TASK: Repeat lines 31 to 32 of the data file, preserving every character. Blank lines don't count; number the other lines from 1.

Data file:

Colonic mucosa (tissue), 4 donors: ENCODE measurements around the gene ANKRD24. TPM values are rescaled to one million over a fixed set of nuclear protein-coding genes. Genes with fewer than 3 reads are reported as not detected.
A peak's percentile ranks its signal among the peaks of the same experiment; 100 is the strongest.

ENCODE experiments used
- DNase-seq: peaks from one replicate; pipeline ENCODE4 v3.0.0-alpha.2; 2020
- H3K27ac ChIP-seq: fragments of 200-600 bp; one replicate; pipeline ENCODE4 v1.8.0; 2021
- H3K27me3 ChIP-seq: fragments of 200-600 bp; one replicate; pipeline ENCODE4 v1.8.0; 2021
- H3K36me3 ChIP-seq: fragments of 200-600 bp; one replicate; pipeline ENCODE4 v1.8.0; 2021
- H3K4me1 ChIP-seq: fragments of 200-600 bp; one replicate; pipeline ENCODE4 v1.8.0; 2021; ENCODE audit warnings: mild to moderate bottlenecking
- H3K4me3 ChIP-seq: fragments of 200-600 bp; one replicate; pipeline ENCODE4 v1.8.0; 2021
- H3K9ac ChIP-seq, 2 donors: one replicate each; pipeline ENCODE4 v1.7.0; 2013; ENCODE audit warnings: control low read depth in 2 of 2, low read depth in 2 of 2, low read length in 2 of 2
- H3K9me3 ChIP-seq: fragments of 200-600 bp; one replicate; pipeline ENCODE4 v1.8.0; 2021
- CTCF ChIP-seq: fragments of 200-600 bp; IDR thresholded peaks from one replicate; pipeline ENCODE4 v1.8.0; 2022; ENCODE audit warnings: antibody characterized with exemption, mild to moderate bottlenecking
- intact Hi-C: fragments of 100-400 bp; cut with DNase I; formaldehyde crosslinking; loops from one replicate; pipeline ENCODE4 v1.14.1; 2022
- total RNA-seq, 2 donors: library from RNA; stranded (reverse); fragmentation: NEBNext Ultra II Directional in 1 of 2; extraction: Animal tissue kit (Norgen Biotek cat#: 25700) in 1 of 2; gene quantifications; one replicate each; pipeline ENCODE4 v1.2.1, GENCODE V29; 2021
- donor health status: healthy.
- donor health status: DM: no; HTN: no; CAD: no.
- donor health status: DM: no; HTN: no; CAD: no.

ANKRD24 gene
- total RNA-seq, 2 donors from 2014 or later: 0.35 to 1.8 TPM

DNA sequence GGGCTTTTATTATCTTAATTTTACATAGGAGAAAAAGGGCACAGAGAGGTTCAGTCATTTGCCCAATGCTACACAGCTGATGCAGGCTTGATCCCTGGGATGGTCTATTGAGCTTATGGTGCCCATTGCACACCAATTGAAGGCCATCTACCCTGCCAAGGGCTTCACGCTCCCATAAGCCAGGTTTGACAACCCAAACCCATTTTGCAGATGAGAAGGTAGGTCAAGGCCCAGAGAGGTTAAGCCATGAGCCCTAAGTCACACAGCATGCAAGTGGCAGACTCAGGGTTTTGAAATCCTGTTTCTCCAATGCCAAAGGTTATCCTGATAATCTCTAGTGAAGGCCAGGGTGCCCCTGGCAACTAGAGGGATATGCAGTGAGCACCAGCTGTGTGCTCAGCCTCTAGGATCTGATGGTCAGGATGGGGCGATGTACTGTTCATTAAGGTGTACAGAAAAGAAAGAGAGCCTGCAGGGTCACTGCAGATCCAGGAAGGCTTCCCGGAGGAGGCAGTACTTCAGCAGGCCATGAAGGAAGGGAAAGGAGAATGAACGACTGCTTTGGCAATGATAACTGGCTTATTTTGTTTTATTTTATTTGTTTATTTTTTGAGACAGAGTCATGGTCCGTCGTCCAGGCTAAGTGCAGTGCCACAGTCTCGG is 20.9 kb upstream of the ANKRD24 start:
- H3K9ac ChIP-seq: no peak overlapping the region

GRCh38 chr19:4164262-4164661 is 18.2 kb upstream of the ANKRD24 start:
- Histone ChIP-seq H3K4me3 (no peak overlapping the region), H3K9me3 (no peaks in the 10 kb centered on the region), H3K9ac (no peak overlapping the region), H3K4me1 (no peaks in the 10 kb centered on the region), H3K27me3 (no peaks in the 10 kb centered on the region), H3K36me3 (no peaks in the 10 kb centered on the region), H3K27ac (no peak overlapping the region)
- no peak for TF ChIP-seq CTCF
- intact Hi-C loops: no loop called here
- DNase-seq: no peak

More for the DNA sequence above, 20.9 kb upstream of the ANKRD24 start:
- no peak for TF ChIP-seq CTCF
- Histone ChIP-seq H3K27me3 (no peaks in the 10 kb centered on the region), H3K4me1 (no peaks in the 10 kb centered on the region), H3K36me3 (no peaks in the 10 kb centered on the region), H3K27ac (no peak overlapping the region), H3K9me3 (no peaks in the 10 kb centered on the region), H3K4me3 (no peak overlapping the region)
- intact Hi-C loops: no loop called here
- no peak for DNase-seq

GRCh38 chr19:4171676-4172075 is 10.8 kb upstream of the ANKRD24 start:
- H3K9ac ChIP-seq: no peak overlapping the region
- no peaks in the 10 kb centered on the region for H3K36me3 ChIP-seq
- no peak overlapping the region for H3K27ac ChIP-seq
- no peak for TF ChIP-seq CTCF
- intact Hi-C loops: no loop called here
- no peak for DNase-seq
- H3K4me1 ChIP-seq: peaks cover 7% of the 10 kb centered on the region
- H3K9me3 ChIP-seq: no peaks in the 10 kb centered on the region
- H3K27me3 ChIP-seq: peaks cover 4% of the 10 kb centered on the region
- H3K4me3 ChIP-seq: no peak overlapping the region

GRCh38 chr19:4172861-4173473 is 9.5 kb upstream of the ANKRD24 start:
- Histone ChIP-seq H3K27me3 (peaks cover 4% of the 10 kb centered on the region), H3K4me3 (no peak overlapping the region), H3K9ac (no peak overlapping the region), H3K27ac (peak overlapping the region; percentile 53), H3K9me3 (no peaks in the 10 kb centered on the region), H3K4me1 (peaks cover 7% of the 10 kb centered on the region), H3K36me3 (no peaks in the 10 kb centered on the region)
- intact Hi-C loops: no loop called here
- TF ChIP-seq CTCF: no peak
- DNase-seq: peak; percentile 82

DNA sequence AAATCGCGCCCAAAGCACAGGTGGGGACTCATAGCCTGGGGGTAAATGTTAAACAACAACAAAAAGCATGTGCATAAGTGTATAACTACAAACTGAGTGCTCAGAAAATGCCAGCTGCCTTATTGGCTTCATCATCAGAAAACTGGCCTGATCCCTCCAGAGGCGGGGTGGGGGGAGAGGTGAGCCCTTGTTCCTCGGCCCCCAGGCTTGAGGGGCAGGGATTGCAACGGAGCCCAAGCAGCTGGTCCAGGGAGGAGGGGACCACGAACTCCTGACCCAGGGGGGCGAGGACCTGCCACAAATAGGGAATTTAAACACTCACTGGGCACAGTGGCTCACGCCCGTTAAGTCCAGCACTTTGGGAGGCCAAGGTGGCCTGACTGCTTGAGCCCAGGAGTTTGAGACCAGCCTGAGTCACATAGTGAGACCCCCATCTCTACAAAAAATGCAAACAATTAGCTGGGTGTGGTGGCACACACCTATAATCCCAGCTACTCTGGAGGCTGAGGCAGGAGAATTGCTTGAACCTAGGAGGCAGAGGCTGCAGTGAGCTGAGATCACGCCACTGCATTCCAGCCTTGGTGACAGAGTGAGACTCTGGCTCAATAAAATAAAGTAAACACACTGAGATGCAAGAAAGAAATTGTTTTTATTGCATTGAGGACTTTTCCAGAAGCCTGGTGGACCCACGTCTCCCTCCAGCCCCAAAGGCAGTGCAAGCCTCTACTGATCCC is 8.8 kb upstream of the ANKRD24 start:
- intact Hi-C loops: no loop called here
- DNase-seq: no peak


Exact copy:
- no peak for DNase-seq

GRCh38 chr19:4171676-4172075 is 10.8 kb upstream of the ANKRD24 start: